The signs and symptoms of celiac disease can vary greatly and are different in children and adults. The most common signs for adults are diarrhea, fatigue and weight loss. Adults may also experience bloating and gas, abdominal pain, nausea, constipation, and vomiting.
However, more than half of adults with celiac disease have signs and symptoms that are not related to the digestive system, including:
- Anemia, usually resulting from iron deficiency
- Loss of bone density (osteoporosis) or softening of bone (osteomalacia)
- Itchy, blistery skin rash (dermatitis herpetiformis)
- Damage to dental enamel
- Mouth ulcers
- Headaches and fatigue
- Nervous system injury, including numbness and tingling in the feet and hands, possible problems with balance, and cognitive impairment
- Joint pain
- Reduced functioning of the spleen (hyposplenism)
- Acid reflux and heartburn
In children under 2 years old, typical signs and symptoms of celiac disease include:
- Chronic diarrhea
- Swollen belly
- Failure to thrive
- Poor appetite
- Muscle wasting
Older children may experience:
- Weight loss
- Short stature
- Delayed puberty
- Neurological symptoms, including attention-deficit/hyperactivity disorder (ADHD), learning disabilities, headaches, lack of muscle coordination and seizures
Dermatitis herpetiformis is an itchy, blistering skin disease that stems from intestinal gluten intolerance. The rash usually occurs on the elbows, knees, torso, scalp and buttocks.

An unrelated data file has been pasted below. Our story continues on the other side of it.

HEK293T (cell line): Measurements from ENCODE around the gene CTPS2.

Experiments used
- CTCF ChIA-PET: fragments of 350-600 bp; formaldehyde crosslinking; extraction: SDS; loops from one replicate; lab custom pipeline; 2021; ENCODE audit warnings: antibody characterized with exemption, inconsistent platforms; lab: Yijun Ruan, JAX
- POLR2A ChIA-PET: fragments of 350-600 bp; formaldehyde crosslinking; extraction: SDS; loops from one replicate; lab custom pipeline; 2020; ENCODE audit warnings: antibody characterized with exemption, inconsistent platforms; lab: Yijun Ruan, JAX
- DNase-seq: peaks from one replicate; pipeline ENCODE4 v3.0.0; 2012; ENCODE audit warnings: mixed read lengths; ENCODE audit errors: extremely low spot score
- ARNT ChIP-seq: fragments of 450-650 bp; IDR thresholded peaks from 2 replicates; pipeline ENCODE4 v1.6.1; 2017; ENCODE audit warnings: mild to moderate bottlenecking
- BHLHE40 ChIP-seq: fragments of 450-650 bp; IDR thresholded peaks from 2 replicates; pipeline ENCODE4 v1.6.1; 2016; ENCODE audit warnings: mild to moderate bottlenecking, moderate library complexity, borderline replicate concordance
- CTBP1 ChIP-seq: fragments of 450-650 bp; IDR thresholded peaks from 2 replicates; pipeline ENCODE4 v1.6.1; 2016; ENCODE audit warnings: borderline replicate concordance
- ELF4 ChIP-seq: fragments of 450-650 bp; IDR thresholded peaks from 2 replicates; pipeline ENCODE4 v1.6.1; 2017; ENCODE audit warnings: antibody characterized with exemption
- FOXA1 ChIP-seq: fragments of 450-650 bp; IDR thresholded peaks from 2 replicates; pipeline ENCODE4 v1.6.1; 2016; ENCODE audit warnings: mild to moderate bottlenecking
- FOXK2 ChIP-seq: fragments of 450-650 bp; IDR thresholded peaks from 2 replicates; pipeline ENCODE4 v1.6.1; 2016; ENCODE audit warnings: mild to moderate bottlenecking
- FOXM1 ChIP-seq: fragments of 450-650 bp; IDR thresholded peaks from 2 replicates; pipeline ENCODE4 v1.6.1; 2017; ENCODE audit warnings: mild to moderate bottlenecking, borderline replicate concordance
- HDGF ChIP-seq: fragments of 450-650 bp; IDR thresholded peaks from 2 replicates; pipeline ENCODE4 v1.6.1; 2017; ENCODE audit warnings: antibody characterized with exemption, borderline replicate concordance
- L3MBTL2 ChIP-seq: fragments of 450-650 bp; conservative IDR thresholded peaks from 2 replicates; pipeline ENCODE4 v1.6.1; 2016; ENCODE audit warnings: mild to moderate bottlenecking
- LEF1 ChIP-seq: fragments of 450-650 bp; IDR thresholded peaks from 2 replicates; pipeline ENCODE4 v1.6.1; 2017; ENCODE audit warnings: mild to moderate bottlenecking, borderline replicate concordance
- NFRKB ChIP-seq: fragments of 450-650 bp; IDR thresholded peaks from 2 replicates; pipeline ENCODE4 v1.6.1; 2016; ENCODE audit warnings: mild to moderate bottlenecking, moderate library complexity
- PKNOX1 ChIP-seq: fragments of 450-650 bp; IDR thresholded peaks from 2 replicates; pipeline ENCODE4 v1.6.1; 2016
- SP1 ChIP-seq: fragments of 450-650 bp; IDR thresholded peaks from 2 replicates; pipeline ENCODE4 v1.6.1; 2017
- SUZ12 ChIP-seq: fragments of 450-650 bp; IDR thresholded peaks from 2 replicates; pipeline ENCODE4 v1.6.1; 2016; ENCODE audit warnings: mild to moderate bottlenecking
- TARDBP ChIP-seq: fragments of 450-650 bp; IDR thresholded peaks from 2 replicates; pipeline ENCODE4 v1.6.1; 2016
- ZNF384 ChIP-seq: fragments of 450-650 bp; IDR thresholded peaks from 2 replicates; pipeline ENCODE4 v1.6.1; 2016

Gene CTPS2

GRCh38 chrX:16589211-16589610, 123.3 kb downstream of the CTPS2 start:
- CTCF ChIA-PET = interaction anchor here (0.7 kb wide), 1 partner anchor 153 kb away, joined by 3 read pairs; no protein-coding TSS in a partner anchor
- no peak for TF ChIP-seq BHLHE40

Dermatitis herpetiformis is often associated with changes to the lining of the small intestine identical to those of celiac disease, but the disease may not produce noticeable digestive symptoms.
Doctors treat dermatitis herpetiformis with a gluten-free diet or medication, or both, to control the rash.
When to see a doctor
Consult your doctor if you have diarrhea or digestive discomfort that lasts for more than two weeks. Consult your child's doctor if your child is pale, irritable or failing to grow or has a potbelly and foul-smelling, bulky stools.
Be sure to consult your doctor before trying a gluten-free diet. If you stop or even reduce the amount of gluten you eat before you're tested for celiac disease, you may change the test results.
Celiac disease tends to run in families. If someone in your family has the condition, ask your doctor if you should be tested. Also ask your doctor about testing if you or someone in your family has a risk factor for celiac disease, such as type 1 diabetes.